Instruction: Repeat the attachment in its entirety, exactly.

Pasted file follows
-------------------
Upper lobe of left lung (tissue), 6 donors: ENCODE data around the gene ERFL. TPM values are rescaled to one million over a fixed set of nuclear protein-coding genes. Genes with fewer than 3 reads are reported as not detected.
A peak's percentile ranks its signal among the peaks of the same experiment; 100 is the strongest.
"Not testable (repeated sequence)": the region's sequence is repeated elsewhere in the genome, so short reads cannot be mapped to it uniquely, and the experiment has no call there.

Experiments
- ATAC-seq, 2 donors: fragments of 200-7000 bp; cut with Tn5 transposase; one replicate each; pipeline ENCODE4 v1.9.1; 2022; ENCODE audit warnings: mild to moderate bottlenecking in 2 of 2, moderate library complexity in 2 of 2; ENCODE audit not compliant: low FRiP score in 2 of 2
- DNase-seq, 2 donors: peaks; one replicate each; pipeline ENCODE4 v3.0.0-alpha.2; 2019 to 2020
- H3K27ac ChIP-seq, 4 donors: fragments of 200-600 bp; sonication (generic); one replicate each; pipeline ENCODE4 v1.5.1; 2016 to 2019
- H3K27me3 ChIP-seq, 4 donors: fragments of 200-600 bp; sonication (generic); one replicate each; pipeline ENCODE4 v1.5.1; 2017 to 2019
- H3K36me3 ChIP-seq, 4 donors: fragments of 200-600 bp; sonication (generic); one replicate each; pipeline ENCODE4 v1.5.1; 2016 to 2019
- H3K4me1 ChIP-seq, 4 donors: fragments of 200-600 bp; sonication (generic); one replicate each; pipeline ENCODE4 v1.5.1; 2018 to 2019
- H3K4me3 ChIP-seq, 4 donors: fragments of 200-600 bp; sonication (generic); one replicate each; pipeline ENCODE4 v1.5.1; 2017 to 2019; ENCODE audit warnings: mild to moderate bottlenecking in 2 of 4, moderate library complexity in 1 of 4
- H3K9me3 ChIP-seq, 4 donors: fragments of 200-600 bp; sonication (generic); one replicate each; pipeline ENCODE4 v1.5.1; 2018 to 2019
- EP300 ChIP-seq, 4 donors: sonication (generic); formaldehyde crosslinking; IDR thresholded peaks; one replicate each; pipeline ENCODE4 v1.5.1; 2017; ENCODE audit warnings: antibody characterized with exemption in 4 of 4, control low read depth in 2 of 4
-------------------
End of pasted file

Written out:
Upper lobe of left lung (tissue), 6 donors: ENCODE data around the gene ERFL. TPM values are rescaled to one million over a fixed set of nuclear protein-coding genes. Genes with fewer than 3 reads are reported as not detected.
A peak's percentile ranks its signal among the peaks of the same experiment; 100 is the strongest.
"Not testable (repeated sequence)": the region's sequence is repeated elsewhere in the genome, so short reads cannot be mapped to it uniquely, and the experiment has no call there.

Experiments
- ATAC-seq, 2 donors: fragments of 200-7000 bp; cut with Tn5 transposase; one replicate each; pipeline ENCODE4 v1.9.1; 2022; ENCODE audit warnings: mild to moderate bottlenecking in 2 of 2, moderate library complexity in 2 of 2; ENCODE audit not compliant: low FRiP score in 2 of 2
- DNase-seq, 2 donors: peaks; one replicate each; pipeline ENCODE4 v3.0.0-alpha.2; 2019 to 2020
- H3K27ac ChIP-seq, 4 donors: fragments of 200-600 bp; sonication (generic); one replicate each; pipeline ENCODE4 v1.5.1; 2016 to 2019
- H3K27me3 ChIP-seq, 4 donors: fragments of 200-600 bp; sonication (generic); one replicate each; pipeline ENCODE4 v1.5.1; 2017 to 2019
- H3K36me3 ChIP-seq, 4 donors: fragments of 200-600 bp; sonication (generic); one replicate each; pipeline ENCODE4 v1.5.1; 2016 to 2019
- H3K4me1 ChIP-seq, 4 donors: fragments of 200-600 bp; sonication (generic); one replicate each; pipeline ENCODE4 v1.5.1; 2018 to 2019
- H3K4me3 ChIP-seq, 4 donors: fragments of 200-600 bp; sonication (generic); one replicate each; pipeline ENCODE4 v1.5.1; 2017 to 2019; ENCODE audit warnings: mild to moderate bottlenecking in 2 of 4, moderate library complexity in 1 of 4
- H3K9me3 ChIP-seq, 4 donors: fragments of 200-600 bp; sonication (generic); one replicate each; pipeline ENCODE4 v1.5.1; 2018 to 2019
- EP300 ChIP-seq, 4 donors: sonication (generic); formaldehyde crosslinking; IDR thresholded peaks; one replicate each; pipeline ENCODE4 v1.5.1; 2017; ENCODE audit warnings: antibody characterized with exemption in 4 of 4, control low read depth in 2 of 4